Manmohan Singh – The Misunderstood Warrior

Nov 01, 2013 No Comments by

Manmohan Singh has been criticised by one and all, for all kind of reasons. But that is only one side of the picture. To make our theory not sound baseless we would first present some facts and then examine them. We all are aware of what happened in India in 1991. To keep it simple we ran out of cash to pay other countries for the goods we bought from them. There are many reasons for it like pegging of rupee, Gulf war, breaking of Soviet Union etc. But that is not the prime focus of this article. Let’s see what the government did to solve this crisis:

  • The government straightaway went to IMF and asked for a loan of $2.2 billion. For this 67 tonnes of gold had to be airlifted as collateral.
  • In return IMF had put some policy measures which India needed to take like removal of licence raj, opening up the economy etc.
  • The government took the initiative and implemented policies to open up India’s economy. This marked a shift from socialist to capitalist approach.
  • The new policies opened India for international trade and investment, deregulation, initiation of privatisation, tax reforms etc.
  • The government also devalued the rupee and slashed subsidies for domestically produced goods.
  • The government entered into an understanding with the Reserve Bank of India to deny itself the right to ‘draw’ on the RBI to fund its deficit. This put paid to the unlimited monetisation of the fiscal deficit.
  • The government made life easy for entrepreneurs by introducing more competition, simplifying the tax structure and creating a healthy business environment.
  • They laid stress on macroeconomic stabilisation and opening up trade and payment system. They thus put in place a macroeconomic adjustment program with the active support of International Monetary Fund. The program combined monetary, fiscal, and exchange rate policies to reduce India’s gaping internal and external imbalances. IMF played a critical role in assisting India during its period of crisis.

The list can go on and on but we think we have given you an overview of what the government did. Now we have to understand that When Narsimha Rao came to power in 1991, he roped in Dr. Manmohan Singh to be the Finance Minister. This was his first stint in politics and very reluctantly he took the post.

Implementing these policies might look very easy on paper but we have to understand the condition of the country at that point.

  • Many people don’t know that attempts were made to liberalise the economy in 1966 and 1985 but they failed.
  • Assassinations of Indira Gandhi in 1984 and Rajiv Gandhi in 1991 had led to political instability in the country. For this reason even after opening investment opportunities it was very difficult to convince foreign players to invest in the country.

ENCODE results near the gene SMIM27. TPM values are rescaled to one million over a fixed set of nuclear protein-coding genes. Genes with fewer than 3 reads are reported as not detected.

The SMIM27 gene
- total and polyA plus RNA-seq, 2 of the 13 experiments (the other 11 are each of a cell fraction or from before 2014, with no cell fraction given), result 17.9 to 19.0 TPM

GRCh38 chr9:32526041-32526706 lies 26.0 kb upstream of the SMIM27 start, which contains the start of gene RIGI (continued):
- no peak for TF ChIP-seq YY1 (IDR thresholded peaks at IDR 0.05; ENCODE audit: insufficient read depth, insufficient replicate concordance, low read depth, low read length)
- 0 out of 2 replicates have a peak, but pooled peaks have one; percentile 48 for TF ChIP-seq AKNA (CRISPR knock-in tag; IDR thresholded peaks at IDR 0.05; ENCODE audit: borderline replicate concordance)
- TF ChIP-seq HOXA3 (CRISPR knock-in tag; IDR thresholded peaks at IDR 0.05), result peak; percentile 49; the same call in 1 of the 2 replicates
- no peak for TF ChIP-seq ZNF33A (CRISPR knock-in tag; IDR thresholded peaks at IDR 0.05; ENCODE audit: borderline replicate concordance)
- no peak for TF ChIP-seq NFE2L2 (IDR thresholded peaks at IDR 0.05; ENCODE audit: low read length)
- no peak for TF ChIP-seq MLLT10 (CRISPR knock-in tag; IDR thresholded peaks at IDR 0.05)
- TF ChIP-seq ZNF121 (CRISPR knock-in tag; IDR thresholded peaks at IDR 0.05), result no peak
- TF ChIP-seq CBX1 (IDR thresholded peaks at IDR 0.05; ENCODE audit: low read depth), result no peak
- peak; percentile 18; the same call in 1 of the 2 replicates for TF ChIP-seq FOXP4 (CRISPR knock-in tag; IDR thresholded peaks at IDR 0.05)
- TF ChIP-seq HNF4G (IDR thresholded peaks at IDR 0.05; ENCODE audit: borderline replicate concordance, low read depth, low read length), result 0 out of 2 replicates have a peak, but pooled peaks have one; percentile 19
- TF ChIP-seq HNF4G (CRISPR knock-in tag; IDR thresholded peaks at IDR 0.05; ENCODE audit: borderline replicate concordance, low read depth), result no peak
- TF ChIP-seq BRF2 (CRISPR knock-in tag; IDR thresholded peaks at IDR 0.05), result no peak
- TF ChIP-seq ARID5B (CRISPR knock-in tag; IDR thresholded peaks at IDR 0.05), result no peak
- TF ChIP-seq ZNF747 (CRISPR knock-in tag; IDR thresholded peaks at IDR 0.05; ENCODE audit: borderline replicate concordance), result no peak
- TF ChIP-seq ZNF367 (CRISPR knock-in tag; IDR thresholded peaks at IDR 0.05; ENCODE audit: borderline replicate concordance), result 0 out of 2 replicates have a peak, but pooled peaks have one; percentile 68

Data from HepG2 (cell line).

• Dr. Singh had to maintain a balance between foreign investments and economic growth of the country. A mistake by him would have made India over dependent on foreign countries. This might have led to another East India Company coming and taking over the nation.
  • India had also taken loan from IMF. So, IMF was riding on India’s back to form policies according to their guidelines. While framing the policies Dr. Singh had to keep in mind to please IMF and not to compromise with India’s long term interests. Finally, many reforms which the IMF wanted were not implemented.
  • The society at that time was very rigid. So, to do away with many socialist redundant policies was not easy. He must have faced alot of criticism and protest.

The way Dr. Singh handled the crisis proves his credibility as an economist and a policy maker. Whatever India is today, a major credit goes to Mr. Singh for doing the right thing at the right time. Many critics tell that he just got lucky that he was there at the right time. Let us give you an example. India is a cricket loving nation. So, let us take the example from cricket. India is playing Australia in a 50 over match. It is the last ball of the match and India needs 4 runs to win. Dhoni is on strike and he hits a four. India wins. Now will you tell that Dhoni just got lucky that he was there at the right time? The player playing the last ball had to seize the opportunity and hit a boundary to make sure India wins. Similarly, Dr. Singh got an opportunity and he seized it by implementing the policies in the best possible manner. If there was someone else in his place we don’t know how he would have fared. So, we should give him the respect and credit he deserves for applying his brain.

I can’t stop myself from wondering what would have happened if in 2004 instead of making him PM, UPA would have made him the Finance Minister. It is quite possible that the growth would have been consistently above 7%, no inflation problem, rupee at 40, Nifty at 10000, Sensex at 35000 etc. A Prime Minister has many responsibilities. So, while being the PM Dr. Singh could not have given his 100% in making the economic policies. He has been criticised numerous times for staying silent and for all the wrong reasons. In our view it is like telling Ashish Nehra to open the batting and then telling him why did you get out on zero?

We despise UPA government for numerous scams they had in their tenure. But we despise UPA even more for keeping this great economist away from the job which suited him the most. ‘TIME’ will tell how big a price India will have to pay for this.




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